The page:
CREDITS: Written by Paul Dini; directed by Bruce Timm.
REVIEW: When Dong Yang Animation Co. are involved, it's always a gorgeous looking episode, with attention to detail, atmospheric lighting, and fluid action. The studio elevates every episode it touches, and takes it up a notch, even a somewhat ropey story like this one. Like most Joker stories to date, there's an element of the random to his schemes that can be delightful, but also silly and forgettable. The Laughing Fish is something of a Frankenstein's Monster, but one that, I think, works fairly well. See In the Comics for more, but Dini has taken elements from different Joker stories that might well have been part of the same one to create a coherent whole. Only Harley's thread fits awkwardly and feels tacked on.
Because yes, this is the episode where we learn that Harley is in love with the Joker (although his ability to reciprocate is in question), but it only happens at the end of the episode when she thinks him dead, puts a big black kiss on a card and throws it in the water, and calls him her puddin'. It doesn't play like an epiphany; it's like it's always been their relationship. But it doesn't jibe with the rest of the episode where she treats him as a boss, and one that's asking a bit much. (Harley is forced to eat fish and wear a fish mascot costume, but it could be worse - one of the other goons dresses as a little girl, hope this pays well.) Dini redefines the relationship a little late in the game.
Otherwise, one wonders of the kids really got the copywriting scheme, though once the plot turns to taking revenge on those who won't let him patent his "Joker fish", things get more lively. (Sometimes too lively; Batman's disguises made me think we were in Mission: Impossible 2 for a while there.) Bullock gets a good role, figuring out where the Joker is hiding just ahead of Batman (didn't think he had it in him), though he of course gets chumped when he walks into the aquarium. Batman driving a shark into walls to break out of a water tank is the keystone of the climax and very effective. For once, a villain "dies" at the end of an episode, though of course, there's no body to confirm it. It's a classic comic book "escape". Presumably, his inflatable duck-tube saved him. ;-)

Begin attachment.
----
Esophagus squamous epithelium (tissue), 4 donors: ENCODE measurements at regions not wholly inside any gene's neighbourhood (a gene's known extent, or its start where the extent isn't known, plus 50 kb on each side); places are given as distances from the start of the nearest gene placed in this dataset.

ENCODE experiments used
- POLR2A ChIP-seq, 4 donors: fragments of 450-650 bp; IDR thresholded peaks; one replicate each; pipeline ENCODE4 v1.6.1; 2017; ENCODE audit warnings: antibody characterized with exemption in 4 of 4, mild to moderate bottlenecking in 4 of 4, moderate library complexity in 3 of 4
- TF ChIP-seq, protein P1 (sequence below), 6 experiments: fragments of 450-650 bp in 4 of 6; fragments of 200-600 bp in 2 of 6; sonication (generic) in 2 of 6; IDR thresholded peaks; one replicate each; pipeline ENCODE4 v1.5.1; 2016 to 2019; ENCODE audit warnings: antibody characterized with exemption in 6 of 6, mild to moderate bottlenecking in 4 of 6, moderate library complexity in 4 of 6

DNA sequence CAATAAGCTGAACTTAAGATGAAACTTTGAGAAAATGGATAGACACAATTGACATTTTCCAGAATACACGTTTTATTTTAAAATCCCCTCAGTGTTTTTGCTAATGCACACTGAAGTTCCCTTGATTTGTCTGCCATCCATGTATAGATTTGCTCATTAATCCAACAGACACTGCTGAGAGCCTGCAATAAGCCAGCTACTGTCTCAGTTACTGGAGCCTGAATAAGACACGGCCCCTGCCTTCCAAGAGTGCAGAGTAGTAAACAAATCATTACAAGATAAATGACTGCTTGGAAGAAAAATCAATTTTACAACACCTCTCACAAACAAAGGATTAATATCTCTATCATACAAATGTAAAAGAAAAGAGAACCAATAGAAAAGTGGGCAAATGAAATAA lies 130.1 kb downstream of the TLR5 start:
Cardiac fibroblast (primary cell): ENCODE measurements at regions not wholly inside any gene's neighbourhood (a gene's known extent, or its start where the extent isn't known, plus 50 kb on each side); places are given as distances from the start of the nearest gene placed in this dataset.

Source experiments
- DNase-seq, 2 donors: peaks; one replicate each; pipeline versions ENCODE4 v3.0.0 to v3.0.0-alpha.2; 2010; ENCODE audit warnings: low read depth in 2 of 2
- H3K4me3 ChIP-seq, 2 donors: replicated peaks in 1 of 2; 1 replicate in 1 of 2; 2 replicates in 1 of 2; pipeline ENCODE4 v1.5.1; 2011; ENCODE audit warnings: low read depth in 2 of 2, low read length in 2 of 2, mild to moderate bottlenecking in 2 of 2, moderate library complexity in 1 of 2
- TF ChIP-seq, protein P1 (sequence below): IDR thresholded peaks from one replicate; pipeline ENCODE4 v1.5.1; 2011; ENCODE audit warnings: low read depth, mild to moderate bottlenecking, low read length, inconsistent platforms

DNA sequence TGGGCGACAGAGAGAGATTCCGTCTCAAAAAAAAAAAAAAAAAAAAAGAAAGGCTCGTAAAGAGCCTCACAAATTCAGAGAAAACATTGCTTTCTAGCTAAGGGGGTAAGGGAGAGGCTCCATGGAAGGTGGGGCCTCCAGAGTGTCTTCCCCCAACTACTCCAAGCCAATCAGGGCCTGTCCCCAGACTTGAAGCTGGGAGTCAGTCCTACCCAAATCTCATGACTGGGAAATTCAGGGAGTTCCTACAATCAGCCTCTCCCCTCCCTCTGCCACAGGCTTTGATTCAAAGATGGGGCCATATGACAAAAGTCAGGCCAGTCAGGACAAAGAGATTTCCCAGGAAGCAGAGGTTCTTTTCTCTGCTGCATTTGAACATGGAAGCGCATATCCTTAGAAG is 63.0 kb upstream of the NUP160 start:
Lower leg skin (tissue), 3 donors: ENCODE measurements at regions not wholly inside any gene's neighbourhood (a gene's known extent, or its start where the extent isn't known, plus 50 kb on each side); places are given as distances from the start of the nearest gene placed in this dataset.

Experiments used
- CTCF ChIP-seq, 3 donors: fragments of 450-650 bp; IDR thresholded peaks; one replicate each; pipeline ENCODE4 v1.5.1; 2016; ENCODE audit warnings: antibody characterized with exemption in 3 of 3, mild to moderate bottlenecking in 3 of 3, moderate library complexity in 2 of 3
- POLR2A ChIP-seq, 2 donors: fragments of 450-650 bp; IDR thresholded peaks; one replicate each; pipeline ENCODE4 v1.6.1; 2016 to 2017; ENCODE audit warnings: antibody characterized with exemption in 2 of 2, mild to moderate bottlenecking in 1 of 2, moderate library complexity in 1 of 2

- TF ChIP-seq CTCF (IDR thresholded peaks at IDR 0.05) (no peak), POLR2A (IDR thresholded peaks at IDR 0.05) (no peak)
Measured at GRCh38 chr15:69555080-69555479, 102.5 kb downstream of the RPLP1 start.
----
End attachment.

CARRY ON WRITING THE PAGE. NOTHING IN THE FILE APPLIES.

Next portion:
IN THE COMICS: While taking some of its cues from the 1989 Batman movie (the Smile-X that requires a combination of products and the pirated TV signal), the story is obviously adapted from Steve Englehart and Marshall Rogers' "The Laughing Fish" from Detective Comics #475, 1978, but also contains elements from #476 (the cat, the Joker's "demise") and Denny O'Neil and Neil Adams' "The Joker's Five-Way Revenge" in Batman #251, 1973, (the Joker's aquarium lair and the whole sequence with the shark).
REWATCHABILITY: Medium-High - A fun episode pulling strong elements from the comics, but if the animation weren't so good, its flaws wouldn't get it higher than a Medium.